As a black boy who grew up in a predominately white environment, being the “token black friend” is a familiar feeling. Obviously, there are other students of color at IC, but with over 70 percent of undergrads identifying as “white,” calling Ithaca College a “predominately white institution” (PWI) would be an understatement. For some, this shift in demographics can be jarring. As someone who’s acted as the token black friend for a regrettably long portion of my life, here are a few things I’ve learned along the way. Hopefully, someone finds this helpful.
Lesson 1: Know your white friends
Simple enough, but I feel it’s important to expand on what “knowing your white friends” means in practice. Knowing where they grew up, how they grew up, and what they want to do in life may seem like information you would take for granted. In reality, this information could be vital to your future conversations about race, politics, and society in general. Try to get a rough sense of your friend’s political preference, including and especially if they avoid political topics. Ask them why they believe what they believe. If they don’t follow politics, ask them why not. If they follow politics but refuse to discuss it, why don’t they want to talk about it? Asking questions is the simplest way to get a sense of what they believe in and what they are comfortable discussing, and ultimately, it will give you a sense of how to approach potentially sensitive conversations.
Lesson 2: Know what’s not okay
This might be the most difficult step, but it’s crucial to maintain your sense of self-respect. Different things offend different people. Knowing where to draw the line will make it easier to set boundaries and communicate your feelings with your friends. If you’re not sure how you feel about something, that’s okay. If you feel uneasy about something, bring it up. Don’t assume “you’re being soft.” If something pisses you off, it pisses you off. Don’t let your feelings get dismissed.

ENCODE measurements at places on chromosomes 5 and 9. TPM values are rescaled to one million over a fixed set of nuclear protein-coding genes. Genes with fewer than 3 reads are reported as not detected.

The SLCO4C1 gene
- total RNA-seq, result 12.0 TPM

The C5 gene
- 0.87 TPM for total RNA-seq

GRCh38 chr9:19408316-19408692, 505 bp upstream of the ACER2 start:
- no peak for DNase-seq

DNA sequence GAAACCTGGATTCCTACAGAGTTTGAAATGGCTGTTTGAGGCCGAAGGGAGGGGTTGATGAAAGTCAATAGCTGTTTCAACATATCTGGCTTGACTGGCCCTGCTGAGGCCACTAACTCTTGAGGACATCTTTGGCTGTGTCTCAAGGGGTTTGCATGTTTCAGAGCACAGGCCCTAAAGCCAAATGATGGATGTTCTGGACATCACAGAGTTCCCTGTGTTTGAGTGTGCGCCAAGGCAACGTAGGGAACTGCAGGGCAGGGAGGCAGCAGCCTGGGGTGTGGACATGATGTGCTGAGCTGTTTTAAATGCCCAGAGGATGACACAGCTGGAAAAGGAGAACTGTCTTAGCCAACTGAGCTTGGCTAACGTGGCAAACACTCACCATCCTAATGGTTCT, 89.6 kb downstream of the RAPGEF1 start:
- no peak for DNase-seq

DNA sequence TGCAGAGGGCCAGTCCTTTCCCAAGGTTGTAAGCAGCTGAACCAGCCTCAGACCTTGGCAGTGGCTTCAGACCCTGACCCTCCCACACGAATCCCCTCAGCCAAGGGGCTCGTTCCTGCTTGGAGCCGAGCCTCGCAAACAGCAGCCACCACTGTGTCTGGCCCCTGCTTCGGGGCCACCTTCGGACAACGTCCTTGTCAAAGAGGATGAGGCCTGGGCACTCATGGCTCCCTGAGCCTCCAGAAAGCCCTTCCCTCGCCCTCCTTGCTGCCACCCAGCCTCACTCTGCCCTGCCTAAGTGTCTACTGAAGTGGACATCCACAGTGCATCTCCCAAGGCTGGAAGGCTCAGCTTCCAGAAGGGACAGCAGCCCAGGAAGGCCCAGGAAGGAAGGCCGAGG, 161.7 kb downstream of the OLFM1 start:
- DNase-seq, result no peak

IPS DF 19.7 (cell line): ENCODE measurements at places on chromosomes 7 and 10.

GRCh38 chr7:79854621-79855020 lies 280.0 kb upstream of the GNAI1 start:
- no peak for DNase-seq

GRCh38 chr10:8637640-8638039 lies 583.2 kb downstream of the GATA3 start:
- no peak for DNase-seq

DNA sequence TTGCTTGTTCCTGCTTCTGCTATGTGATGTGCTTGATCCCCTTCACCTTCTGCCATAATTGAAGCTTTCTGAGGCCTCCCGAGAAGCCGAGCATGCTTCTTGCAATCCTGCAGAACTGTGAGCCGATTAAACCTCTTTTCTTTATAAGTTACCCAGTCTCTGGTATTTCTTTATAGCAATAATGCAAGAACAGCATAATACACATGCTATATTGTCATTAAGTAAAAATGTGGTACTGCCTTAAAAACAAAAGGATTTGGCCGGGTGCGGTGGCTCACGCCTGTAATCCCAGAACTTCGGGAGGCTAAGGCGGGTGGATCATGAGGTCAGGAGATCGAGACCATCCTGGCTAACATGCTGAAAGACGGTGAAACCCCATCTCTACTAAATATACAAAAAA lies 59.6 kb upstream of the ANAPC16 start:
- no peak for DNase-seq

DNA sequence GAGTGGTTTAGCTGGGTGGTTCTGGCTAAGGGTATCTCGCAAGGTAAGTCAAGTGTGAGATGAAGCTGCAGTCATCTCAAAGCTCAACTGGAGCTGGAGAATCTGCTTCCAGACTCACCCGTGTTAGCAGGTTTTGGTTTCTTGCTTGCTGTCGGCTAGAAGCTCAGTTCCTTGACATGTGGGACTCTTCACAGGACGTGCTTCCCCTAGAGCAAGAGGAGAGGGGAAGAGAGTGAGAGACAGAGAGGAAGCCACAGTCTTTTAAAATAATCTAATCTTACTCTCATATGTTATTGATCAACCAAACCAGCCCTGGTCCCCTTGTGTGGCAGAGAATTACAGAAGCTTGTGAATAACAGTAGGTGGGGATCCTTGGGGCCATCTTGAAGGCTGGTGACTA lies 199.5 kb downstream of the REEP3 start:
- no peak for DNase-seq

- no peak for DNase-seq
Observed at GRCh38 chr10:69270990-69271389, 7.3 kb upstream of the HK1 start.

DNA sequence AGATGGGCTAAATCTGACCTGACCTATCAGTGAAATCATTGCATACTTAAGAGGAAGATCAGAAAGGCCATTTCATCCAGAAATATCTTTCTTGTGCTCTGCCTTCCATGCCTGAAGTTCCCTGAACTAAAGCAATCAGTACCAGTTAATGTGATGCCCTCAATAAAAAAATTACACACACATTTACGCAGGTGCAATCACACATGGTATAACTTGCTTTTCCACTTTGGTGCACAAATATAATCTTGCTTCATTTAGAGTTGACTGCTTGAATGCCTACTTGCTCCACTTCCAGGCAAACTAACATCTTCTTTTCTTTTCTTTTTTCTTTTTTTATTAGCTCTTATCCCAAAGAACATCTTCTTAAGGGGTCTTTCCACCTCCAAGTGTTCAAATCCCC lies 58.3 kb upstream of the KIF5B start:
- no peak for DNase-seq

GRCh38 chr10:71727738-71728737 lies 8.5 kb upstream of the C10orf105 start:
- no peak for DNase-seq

Lesson 3: Know when to push, stay quiet, or snip-snip
At the end of the day, you can’t change people, and trying to will erode your sanity. As much as you feel the personal responsibility to help your friend or to show people how to act, remember: IT IS NOT YOUR JOB TO POLICE THEIR BEHAVIOR. Odds are, you have too much going on to effectively devote your time and effort to changing someone who doesn’t want to be changed. It is their job to seek out information and to better themselves. That said, if you feel you can be a helpful nudge in the right direction, do it. If you feel they are on the brink of a racial/societal epiphany, listen to them and let them figure it out. It could be beneficial for them to put themselves in the right mindset instead of having you coach them because, again, IT IS NOT YOUR JOB.
Ultimately, if you sense no change, it might be best to cut them off entirely. It seems cruel and maybe even a little childish, but at the end of the day, it’s all about self-worth. I’ve had friendships that, in hindsight, degraded my sense of pride, and it made it hard to embrace my culture and identity as a black man. It doesn’t have to be as overt as white boys saying “nigga.” It can be as subtle as, “Everyone knew you’d win. Black people are just better at basketball.”
Little things like this can chip and chip and chip away at your identity until you simply believe the lies people tell you about yourself. I’m not “good at basketball because I’m black” (for one thing, I’m only all right at basketball). I’m better than you because I practiced and played for most of my life, while you dismiss that hard work by pointing at my skin tone.